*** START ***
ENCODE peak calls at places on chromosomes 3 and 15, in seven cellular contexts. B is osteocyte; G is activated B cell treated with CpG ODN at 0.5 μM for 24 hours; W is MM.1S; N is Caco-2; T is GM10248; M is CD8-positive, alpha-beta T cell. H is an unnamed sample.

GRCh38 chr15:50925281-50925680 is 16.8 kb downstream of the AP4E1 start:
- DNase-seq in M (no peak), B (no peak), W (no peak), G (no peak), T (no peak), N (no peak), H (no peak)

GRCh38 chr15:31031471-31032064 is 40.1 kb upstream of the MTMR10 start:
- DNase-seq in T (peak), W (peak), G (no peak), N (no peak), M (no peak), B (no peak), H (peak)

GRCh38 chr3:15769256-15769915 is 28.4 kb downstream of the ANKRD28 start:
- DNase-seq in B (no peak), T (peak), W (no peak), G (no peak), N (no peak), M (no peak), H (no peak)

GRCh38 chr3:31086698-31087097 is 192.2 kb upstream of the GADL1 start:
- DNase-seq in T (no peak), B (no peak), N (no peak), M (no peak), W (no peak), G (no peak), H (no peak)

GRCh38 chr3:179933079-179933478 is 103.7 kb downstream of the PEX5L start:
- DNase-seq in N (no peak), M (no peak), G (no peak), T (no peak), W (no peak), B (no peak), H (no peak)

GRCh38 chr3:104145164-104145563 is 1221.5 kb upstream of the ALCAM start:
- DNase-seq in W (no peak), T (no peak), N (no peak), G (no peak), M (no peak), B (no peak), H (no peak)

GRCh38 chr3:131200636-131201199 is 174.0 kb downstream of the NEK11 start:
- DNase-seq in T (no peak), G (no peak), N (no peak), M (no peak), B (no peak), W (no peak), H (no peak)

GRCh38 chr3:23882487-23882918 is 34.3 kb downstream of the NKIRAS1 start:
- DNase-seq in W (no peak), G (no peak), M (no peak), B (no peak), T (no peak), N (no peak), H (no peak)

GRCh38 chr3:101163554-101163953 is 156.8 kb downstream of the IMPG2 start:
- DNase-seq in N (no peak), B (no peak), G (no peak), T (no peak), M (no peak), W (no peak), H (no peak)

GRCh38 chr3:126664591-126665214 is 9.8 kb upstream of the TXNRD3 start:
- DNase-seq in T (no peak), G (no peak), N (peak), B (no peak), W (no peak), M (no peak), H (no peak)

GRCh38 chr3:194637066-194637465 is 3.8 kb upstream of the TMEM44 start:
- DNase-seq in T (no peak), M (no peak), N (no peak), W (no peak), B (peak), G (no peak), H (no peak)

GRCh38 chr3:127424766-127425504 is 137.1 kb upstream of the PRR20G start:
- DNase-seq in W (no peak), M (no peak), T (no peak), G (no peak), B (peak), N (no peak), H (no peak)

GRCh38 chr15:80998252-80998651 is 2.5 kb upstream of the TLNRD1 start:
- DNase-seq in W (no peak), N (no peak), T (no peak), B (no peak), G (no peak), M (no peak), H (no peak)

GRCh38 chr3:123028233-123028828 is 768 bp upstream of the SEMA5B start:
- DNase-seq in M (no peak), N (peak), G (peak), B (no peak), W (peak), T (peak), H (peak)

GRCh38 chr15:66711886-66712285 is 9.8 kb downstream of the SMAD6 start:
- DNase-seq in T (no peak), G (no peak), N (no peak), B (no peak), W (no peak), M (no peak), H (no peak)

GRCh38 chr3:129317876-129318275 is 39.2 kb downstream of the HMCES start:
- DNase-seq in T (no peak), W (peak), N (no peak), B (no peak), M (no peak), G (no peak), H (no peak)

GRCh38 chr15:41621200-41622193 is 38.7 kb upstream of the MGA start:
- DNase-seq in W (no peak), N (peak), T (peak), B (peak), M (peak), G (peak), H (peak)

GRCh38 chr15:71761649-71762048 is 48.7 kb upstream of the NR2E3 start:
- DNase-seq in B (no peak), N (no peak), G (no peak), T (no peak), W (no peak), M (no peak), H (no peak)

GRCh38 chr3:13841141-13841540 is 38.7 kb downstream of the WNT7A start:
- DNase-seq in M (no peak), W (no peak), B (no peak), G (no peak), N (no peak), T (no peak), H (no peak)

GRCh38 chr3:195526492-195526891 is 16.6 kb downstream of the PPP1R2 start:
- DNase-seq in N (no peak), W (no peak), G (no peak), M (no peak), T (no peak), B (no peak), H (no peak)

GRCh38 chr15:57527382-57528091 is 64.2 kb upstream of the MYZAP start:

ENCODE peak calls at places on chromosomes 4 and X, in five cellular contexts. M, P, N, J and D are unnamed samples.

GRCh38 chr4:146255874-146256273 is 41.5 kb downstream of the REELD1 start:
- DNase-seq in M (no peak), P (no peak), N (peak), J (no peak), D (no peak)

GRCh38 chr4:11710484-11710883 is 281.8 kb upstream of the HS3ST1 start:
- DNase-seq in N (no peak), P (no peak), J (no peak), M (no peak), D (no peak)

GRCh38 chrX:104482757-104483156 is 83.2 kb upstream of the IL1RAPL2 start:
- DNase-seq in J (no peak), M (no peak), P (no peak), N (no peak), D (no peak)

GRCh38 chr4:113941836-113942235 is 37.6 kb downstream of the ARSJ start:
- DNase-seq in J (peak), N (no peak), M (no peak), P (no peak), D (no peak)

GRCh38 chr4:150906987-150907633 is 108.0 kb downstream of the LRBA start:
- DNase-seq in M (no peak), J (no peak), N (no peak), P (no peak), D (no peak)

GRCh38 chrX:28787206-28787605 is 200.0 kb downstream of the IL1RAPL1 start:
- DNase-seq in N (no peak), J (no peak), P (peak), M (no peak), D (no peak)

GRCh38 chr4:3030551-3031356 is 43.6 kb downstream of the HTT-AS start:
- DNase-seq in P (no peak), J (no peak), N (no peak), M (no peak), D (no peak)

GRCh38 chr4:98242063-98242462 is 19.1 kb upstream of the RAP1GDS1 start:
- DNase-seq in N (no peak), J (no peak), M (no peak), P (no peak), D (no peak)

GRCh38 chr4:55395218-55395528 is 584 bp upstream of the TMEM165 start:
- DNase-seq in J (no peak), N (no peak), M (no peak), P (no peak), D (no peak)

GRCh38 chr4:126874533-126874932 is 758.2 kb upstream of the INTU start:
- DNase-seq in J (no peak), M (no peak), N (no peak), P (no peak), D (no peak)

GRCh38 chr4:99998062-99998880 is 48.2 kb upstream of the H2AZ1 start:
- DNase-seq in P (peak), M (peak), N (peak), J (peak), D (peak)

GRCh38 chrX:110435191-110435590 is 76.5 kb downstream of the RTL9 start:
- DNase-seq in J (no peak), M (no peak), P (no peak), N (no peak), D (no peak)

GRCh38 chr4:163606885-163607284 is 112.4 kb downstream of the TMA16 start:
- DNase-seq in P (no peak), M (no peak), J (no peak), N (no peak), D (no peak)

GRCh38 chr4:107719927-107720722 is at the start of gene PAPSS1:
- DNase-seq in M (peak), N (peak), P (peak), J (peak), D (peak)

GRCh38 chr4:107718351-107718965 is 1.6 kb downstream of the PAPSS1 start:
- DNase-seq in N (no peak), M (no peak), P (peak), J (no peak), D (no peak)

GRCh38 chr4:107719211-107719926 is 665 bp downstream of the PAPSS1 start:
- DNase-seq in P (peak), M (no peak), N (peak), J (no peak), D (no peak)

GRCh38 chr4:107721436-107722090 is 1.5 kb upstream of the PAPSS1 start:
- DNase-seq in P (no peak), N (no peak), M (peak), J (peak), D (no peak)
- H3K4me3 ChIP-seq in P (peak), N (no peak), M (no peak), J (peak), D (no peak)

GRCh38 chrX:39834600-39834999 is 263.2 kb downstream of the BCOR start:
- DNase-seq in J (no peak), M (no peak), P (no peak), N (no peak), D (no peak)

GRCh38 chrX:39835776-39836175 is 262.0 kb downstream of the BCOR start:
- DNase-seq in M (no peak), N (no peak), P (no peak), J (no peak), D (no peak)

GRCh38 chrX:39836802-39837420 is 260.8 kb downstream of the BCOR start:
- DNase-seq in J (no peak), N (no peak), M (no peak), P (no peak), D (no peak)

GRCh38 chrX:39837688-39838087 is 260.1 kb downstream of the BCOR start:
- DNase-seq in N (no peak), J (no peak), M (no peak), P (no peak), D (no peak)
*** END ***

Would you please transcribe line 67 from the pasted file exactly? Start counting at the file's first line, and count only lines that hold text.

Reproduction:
- DNase-seq in J (no peak), M (no peak), P (no peak), N (no peak), D (no peak)